Federal vs. state
Montana is the only state in the U.S. that does not have "at-will" employment.
Following a probationary period (during which employees can be fired for any reason), employees have to be fired "with cause." The case in Montana is legally complex and still being argued, and bills are being introduced to clarify what employers can and cannot do to mitigate COVID-related threats.
It should be noted that "at-will" employment is not the only reason employers are able to fire employees for not getting a vaccination.
Even without at-will employment, employers may be able to argue that vaccination is a bona fide requirement of the job. This is particularly true in public-facing, client-facing positions, such as working at the customer service counter.
Can employees get unemployment benefits if they are terminated?
Unemployment benefits are complex and often decided on a case-by-case basis.
First, employees are not able to get unemployment benefits if they walk off the job rather than being vaccinated; they would need actually to be fired to qualify for unemployment benefits in the first place.
Second, the termination would need to be seen as being "without cause." In the case of vaccination, this is unlikely.
In at least one employment case, unemployment benefits were refused because a refusal to get vaccination was seen as failing to fulfill the requirements of the job.
Some unemployment offices may see vaccination refusal as constructively quitting; it is the employee deciding they don't want to work rather than the employer. It is the same as simply refusing to come in until an employer fires you.
In general, an employee who is fired because they refuse to be vaccinated is not eligible for unemployment benefits, but because COVID-19 is so unprecedented, this may change in the future, and there are still conversations being held about the issue.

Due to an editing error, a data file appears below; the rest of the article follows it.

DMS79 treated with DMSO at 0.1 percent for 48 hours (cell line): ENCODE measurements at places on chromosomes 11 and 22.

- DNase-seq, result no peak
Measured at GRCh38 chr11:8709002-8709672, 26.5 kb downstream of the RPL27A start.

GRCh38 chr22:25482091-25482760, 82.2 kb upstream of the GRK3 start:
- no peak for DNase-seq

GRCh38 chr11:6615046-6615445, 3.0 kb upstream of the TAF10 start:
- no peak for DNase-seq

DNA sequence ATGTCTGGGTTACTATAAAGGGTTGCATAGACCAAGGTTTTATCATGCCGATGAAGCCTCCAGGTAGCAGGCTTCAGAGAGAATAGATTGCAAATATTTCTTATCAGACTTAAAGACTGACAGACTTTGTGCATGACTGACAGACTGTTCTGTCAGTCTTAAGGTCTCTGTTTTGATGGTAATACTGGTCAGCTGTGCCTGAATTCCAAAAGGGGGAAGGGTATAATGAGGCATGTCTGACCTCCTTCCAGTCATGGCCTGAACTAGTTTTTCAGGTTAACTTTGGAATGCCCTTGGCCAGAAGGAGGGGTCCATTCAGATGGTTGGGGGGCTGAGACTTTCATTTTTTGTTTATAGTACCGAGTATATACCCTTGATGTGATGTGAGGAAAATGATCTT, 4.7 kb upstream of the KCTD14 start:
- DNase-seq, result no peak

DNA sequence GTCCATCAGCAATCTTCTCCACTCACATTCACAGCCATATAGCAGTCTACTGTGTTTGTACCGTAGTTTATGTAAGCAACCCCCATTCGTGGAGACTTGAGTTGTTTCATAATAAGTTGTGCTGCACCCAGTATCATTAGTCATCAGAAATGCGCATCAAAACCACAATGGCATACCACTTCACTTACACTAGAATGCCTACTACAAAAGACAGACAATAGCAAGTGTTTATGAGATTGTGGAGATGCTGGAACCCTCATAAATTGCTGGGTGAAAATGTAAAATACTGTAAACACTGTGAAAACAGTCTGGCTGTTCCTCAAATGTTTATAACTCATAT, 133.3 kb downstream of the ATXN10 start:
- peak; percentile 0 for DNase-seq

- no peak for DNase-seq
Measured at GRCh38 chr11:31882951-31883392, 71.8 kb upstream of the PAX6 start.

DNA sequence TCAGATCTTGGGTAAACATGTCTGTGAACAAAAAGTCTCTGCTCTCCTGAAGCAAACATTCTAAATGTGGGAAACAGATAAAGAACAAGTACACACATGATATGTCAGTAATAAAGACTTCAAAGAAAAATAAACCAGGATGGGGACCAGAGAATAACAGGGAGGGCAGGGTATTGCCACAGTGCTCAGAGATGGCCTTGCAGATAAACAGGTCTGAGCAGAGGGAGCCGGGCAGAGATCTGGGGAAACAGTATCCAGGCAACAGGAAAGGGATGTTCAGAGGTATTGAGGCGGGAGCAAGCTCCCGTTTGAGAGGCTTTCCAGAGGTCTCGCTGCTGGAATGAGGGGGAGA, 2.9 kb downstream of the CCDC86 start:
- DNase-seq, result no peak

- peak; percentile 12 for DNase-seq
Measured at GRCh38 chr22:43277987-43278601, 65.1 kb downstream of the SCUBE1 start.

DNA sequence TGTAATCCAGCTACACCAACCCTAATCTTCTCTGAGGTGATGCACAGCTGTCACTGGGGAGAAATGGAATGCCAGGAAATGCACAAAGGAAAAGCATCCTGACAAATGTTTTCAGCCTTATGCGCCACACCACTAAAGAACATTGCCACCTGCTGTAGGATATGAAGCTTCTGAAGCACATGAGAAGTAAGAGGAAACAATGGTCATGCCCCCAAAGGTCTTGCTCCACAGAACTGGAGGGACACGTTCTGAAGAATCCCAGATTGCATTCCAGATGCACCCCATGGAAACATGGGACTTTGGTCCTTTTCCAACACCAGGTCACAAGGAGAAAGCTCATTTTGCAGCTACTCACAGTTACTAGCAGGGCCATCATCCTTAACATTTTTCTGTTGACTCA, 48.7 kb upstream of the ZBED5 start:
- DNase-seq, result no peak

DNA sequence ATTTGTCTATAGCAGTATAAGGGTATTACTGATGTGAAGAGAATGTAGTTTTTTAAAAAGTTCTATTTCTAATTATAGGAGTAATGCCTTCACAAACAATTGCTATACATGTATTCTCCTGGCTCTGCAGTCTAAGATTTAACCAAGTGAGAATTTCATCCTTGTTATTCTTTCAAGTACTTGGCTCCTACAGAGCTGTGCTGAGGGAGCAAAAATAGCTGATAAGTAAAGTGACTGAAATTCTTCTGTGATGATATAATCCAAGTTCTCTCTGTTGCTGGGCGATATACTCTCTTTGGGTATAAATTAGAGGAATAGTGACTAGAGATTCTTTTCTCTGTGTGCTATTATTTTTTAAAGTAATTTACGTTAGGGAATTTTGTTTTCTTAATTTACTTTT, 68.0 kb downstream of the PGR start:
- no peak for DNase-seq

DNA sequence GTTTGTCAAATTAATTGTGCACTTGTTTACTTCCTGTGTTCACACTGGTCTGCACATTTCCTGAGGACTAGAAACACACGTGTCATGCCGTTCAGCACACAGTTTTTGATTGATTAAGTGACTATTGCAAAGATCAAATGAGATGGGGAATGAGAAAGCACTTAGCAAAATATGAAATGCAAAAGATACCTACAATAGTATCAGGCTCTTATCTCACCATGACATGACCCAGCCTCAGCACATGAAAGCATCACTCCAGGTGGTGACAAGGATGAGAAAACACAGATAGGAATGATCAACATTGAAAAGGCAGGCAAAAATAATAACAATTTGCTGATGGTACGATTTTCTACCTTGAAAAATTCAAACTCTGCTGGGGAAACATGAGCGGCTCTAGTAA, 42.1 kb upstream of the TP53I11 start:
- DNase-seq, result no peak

Employees may have a legitimate, medical exemption for vaccination. As an example, employees who are going through chemotherapy may be advised not to get the vaccine.
Employees who have had negative reactions to vaccinations in the past or who are prone to blood clots will also be medically discouraged from getting the vaccine. These employees may be able to get a medical letter that exempts them from vaccination — and it would be discriminatory to fire them for not being vaccinated.
Another issue that may arise is religious discrimination. To constitute religious discrimination, however, it would need to be shown that the individual has genuine and longstanding religious beliefs that discourage them from being vaccinated.
Very few established and legally recognized religions have proscriptions against vaccinations. In the past, religious leaders largely have been against vaccination because the vaccines contained pork products — the COVID-19 vaccination does not have any animal products in it.
Human resource departments should be thorough in their documentation regarding exemption requests and consider whether their denial of these exemption requests could constitute discriminatory behavior.
Vaccines, employee rights
HR departments will need to consult their own guidelines carefully to determine whether they want to enforce COVID-19 vaccination and what the consequences might be for doing so.
Legalities, health and public optics are all something that companies will need to consider today when making COVID-19-related decisions.
As the COVID-19 situation is so unprecedented, HR departments also should remain abreast of any new developments. There are multiple movements throughout many states (such as Texas), to create laws and regulations around vaccination requirements.
Mike Cioffi is founder of Tire Talent, a boutique recruiting agency dedicated to the tire industry. His columns in Tire Business focus on current HR and talent topics that may impact your business or team.